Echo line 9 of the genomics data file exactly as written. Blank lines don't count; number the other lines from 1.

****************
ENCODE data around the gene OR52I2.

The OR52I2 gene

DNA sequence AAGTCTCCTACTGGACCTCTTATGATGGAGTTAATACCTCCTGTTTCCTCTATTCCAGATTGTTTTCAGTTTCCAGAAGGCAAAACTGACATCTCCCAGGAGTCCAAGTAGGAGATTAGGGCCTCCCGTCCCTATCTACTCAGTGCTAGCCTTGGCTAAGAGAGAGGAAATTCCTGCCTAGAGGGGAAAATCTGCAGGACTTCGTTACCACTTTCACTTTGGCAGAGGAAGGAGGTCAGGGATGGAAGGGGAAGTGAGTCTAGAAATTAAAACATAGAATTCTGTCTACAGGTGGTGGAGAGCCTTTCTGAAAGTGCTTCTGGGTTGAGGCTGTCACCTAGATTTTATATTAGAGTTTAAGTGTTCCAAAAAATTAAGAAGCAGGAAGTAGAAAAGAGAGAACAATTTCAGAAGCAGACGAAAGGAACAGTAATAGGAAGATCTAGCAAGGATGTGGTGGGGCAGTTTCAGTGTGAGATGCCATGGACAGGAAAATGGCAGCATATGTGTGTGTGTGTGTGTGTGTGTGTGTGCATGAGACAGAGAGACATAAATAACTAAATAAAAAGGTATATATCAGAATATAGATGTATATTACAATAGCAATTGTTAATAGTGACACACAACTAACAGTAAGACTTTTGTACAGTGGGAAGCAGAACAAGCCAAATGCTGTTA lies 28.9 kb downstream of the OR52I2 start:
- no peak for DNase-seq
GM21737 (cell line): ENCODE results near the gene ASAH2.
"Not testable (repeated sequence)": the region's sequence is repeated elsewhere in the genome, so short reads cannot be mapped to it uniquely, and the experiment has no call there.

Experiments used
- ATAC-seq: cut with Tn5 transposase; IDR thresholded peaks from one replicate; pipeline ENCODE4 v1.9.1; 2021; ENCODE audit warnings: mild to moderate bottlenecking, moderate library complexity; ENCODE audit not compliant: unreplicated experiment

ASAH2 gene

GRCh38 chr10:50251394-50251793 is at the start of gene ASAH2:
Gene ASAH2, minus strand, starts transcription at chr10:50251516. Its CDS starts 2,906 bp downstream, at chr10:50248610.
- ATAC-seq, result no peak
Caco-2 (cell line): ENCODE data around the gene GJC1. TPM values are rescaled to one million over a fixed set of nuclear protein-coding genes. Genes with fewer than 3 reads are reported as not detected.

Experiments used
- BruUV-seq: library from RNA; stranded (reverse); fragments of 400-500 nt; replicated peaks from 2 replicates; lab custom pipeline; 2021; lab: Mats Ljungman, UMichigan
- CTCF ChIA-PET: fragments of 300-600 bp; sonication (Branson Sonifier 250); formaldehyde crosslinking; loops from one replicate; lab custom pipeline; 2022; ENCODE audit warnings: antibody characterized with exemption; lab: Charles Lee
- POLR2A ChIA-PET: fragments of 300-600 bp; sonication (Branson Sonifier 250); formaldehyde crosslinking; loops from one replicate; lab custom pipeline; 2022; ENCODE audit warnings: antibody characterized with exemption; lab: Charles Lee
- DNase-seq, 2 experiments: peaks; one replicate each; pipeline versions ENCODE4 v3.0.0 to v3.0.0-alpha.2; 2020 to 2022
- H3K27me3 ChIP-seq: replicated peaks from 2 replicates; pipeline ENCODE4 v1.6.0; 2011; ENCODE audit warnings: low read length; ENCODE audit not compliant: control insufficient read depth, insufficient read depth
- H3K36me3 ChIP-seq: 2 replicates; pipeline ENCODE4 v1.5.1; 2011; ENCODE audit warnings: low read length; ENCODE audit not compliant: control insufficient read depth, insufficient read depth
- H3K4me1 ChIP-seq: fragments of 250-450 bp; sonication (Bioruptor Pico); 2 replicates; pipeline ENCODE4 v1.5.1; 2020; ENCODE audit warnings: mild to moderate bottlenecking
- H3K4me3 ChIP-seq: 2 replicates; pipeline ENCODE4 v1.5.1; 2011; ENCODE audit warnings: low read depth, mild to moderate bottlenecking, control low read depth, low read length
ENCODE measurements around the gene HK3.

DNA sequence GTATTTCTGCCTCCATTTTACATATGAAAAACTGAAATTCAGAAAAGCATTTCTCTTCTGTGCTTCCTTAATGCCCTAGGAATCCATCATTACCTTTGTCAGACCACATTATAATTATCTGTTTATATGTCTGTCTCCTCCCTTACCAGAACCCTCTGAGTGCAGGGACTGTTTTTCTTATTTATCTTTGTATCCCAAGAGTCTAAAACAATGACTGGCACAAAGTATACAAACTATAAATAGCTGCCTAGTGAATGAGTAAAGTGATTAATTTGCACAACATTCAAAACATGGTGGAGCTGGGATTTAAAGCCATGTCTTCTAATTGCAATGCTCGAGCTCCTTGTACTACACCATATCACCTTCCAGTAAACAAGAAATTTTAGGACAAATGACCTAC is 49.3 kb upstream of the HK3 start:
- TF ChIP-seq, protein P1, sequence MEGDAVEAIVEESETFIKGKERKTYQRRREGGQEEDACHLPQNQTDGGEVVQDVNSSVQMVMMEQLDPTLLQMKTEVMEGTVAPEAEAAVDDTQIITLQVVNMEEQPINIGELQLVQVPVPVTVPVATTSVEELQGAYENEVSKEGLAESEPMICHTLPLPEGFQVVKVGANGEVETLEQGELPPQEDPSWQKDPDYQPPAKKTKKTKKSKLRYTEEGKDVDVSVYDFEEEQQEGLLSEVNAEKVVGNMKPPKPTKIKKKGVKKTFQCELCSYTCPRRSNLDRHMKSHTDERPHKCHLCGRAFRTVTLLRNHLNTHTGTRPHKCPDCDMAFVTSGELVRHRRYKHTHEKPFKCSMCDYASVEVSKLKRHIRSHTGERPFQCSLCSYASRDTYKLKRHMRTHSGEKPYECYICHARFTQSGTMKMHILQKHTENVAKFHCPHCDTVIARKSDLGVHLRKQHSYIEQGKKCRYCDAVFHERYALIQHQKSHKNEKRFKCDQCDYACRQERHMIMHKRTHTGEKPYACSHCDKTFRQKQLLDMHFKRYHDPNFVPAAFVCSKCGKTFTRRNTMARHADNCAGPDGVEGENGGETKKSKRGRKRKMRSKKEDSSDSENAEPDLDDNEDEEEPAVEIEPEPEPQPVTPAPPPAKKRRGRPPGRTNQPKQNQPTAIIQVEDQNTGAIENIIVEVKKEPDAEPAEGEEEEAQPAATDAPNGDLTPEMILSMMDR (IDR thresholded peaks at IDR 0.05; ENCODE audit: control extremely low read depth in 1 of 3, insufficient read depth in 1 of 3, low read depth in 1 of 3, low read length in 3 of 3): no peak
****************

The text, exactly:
ASAH2 gene